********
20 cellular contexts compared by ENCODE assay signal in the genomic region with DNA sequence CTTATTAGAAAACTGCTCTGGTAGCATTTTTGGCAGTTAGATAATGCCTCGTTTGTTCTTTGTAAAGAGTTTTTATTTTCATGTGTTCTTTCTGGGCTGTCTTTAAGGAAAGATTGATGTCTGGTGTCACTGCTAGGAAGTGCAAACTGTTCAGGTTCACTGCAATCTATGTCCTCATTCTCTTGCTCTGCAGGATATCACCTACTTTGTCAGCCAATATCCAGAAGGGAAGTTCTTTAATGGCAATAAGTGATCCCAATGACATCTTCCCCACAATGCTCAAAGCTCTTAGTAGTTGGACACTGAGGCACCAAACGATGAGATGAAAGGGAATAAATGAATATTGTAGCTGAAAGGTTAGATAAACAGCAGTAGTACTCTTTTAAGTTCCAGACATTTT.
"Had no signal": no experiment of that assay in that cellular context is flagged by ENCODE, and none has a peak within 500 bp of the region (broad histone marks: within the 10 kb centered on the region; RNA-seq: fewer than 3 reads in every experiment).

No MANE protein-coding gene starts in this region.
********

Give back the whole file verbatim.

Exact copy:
20 cellular contexts compared by ENCODE assay signal in the genomic region with DNA sequence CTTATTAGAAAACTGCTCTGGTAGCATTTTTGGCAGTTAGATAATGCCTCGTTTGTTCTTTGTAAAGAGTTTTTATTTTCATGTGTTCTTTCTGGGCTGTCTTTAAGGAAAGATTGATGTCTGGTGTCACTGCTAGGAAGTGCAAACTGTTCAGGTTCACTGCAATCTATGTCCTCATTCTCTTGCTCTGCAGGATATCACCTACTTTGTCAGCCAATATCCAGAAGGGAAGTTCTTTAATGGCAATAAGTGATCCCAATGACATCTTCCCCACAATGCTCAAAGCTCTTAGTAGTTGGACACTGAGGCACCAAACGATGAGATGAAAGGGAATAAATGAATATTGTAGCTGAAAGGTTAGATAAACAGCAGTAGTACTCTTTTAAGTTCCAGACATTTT.
"Had no signal": no experiment of that assay in that cellular context is flagged by ENCODE, and none has a peak within 500 bp of the region (broad histone marks: within the 10 kb centered on the region; RNA-seq: fewer than 3 reads in every experiment).

No MANE protein-coding gene starts in this region.